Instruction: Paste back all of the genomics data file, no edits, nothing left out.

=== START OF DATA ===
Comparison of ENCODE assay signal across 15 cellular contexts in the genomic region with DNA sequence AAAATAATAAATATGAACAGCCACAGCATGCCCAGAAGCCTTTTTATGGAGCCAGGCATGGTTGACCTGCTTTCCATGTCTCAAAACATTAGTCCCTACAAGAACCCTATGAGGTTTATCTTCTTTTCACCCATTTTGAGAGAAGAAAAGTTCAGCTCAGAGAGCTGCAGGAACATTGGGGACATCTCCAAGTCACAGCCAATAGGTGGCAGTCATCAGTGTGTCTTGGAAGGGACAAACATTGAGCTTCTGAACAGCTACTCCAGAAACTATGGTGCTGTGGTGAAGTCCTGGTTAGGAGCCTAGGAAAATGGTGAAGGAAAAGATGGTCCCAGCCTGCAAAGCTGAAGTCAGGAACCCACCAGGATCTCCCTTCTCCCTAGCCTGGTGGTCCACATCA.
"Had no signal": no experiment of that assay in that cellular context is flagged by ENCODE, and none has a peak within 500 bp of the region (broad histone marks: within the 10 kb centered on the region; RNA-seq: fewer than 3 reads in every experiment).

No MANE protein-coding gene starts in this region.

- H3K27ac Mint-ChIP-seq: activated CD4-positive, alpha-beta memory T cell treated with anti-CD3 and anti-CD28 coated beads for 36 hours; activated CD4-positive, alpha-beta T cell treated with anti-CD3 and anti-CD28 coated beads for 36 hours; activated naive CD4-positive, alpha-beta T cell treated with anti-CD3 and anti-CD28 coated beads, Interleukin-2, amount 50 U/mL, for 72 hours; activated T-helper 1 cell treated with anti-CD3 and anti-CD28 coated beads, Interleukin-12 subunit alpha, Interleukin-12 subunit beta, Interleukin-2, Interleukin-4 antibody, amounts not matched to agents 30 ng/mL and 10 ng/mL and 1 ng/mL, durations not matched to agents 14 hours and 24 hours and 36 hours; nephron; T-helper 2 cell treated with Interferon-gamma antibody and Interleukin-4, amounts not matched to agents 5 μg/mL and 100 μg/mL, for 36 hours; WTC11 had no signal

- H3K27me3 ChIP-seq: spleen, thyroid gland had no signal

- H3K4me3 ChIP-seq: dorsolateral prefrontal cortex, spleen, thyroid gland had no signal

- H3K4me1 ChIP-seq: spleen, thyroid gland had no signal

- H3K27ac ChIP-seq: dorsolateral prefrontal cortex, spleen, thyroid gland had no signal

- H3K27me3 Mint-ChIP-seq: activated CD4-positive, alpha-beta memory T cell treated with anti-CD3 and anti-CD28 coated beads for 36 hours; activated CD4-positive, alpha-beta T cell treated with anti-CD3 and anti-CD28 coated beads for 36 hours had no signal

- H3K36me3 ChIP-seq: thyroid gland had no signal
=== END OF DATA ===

Comparison of ENCODE assay signal across 15 cellular contexts in the genomic region with DNA sequence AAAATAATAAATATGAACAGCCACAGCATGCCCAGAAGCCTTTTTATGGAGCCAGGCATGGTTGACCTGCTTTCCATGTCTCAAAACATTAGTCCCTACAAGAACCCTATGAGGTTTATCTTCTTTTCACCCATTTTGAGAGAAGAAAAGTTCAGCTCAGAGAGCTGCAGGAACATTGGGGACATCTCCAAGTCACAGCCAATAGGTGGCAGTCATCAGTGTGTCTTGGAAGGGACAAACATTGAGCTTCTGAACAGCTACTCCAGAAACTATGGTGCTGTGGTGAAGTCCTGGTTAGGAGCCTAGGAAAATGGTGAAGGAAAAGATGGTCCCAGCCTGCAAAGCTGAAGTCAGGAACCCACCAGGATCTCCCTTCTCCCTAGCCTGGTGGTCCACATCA.
"Had no signal": no experiment of that assay in that cellular context is flagged by ENCODE, and none has a peak within 500 bp of the region (broad histone marks: within the 10 kb centered on the region; RNA-seq: fewer than 3 reads in every experiment).

No MANE protein-coding gene starts in this region.

- H3K27ac Mint-ChIP-seq: activated CD4-positive, alpha-beta memory T cell treated with anti-CD3 and anti-CD28 coated beads for 36 hours; activated CD4-positive, alpha-beta T cell treated with anti-CD3 and anti-CD28 coated beads for 36 hours; activated naive CD4-positive, alpha-beta T cell treated with anti-CD3 and anti-CD28 coated beads, Interleukin-2, amount 50 U/mL, for 72 hours; activated T-helper 1 cell treated with anti-CD3 and anti-CD28 coated beads, Interleukin-12 subunit alpha, Interleukin-12 subunit beta, Interleukin-2, Interleukin-4 antibody, amounts not matched to agents 30 ng/mL and 10 ng/mL and 1 ng/mL, durations not matched to agents 14 hours and 24 hours and 36 hours; nephron; T-helper 2 cell treated with Interferon-gamma antibody and Interleukin-4, amounts not matched to agents 5 μg/mL and 100 μg/mL, for 36 hours; WTC11 had no signal

- H3K27me3 ChIP-seq: spleen, thyroid gland had no signal

- H3K4me3 ChIP-seq: dorsolateral prefrontal cortex, spleen, thyroid gland had no signal

- H3K4me1 ChIP-seq: spleen, thyroid gland had no signal

- H3K27ac ChIP-seq: dorsolateral prefrontal cortex, spleen, thyroid gland had no signal

- H3K27me3 Mint-ChIP-seq: activated CD4-positive, alpha-beta memory T cell treated with anti-CD3 and anti-CD28 coated beads for 36 hours; activated CD4-positive, alpha-beta T cell treated with anti-CD3 and anti-CD28 coated beads for 36 hours had no signal

- H3K36me3 ChIP-seq: thyroid gland had no signal